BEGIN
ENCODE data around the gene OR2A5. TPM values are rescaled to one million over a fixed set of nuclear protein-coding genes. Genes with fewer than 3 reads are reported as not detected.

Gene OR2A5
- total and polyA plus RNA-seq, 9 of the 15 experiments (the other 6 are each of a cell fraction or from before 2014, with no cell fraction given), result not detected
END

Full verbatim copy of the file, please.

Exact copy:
ENCODE data around the gene OR2A5. TPM values are rescaled to one million over a fixed set of nuclear protein-coding genes. Genes with fewer than 3 reads are reported as not detected.

Gene OR2A5
- total and polyA plus RNA-seq, 9 of the 15 experiments (the other 6 are each of a cell fraction or from before 2014, with no cell fraction given), result not detected